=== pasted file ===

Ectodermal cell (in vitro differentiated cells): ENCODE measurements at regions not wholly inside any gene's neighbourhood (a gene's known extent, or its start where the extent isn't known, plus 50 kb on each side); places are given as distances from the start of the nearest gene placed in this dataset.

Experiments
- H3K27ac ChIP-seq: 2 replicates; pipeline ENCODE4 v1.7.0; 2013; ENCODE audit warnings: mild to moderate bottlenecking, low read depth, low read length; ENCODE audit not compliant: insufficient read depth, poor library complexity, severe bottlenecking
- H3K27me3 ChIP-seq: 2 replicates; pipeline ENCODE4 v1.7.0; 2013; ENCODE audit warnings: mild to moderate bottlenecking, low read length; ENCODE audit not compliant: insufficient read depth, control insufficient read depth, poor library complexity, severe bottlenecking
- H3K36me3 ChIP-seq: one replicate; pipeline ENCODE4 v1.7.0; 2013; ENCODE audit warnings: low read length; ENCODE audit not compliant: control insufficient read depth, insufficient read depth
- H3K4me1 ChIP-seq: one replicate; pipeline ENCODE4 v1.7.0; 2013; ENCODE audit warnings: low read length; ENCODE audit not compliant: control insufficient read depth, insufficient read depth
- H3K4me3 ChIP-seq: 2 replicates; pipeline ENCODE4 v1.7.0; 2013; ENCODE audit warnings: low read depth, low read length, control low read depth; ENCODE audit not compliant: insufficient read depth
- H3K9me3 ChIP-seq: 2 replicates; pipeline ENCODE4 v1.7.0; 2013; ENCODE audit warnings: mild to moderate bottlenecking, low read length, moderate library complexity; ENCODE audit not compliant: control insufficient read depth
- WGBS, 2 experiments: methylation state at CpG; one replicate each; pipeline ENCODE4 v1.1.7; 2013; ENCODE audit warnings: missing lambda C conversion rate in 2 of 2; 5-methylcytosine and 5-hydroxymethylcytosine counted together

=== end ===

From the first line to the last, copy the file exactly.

Ectodermal cell (in vitro differentiated cells): ENCODE measurements at regions not wholly inside any gene's neighbourhood (a gene's known extent, or its start where the extent isn't known, plus 50 kb on each side); places are given as distances from the start of the nearest gene placed in this dataset.

Experiments
- H3K27ac ChIP-seq: 2 replicates; pipeline ENCODE4 v1.7.0; 2013; ENCODE audit warnings: mild to moderate bottlenecking, low read depth, low read length; ENCODE audit not compliant: insufficient read depth, poor library complexity, severe bottlenecking
- H3K27me3 ChIP-seq: 2 replicates; pipeline ENCODE4 v1.7.0; 2013; ENCODE audit warnings: mild to moderate bottlenecking, low read length; ENCODE audit not compliant: insufficient read depth, control insufficient read depth, poor library complexity, severe bottlenecking
- H3K36me3 ChIP-seq: one replicate; pipeline ENCODE4 v1.7.0; 2013; ENCODE audit warnings: low read length; ENCODE audit not compliant: control insufficient read depth, insufficient read depth
- H3K4me1 ChIP-seq: one replicate; pipeline ENCODE4 v1.7.0; 2013; ENCODE audit warnings: low read length; ENCODE audit not compliant: control insufficient read depth, insufficient read depth
- H3K4me3 ChIP-seq: 2 replicates; pipeline ENCODE4 v1.7.0; 2013; ENCODE audit warnings: low read depth, low read length, control low read depth; ENCODE audit not compliant: insufficient read depth
- H3K9me3 ChIP-seq: 2 replicates; pipeline ENCODE4 v1.7.0; 2013; ENCODE audit warnings: mild to moderate bottlenecking, low read length, moderate library complexity; ENCODE audit not compliant: control insufficient read depth
- WGBS, 2 experiments: methylation state at CpG; one replicate each; pipeline ENCODE4 v1.1.7; 2013; ENCODE audit warnings: missing lambda C conversion rate in 2 of 2; 5-methylcytosine and 5-hydroxymethylcytosine counted together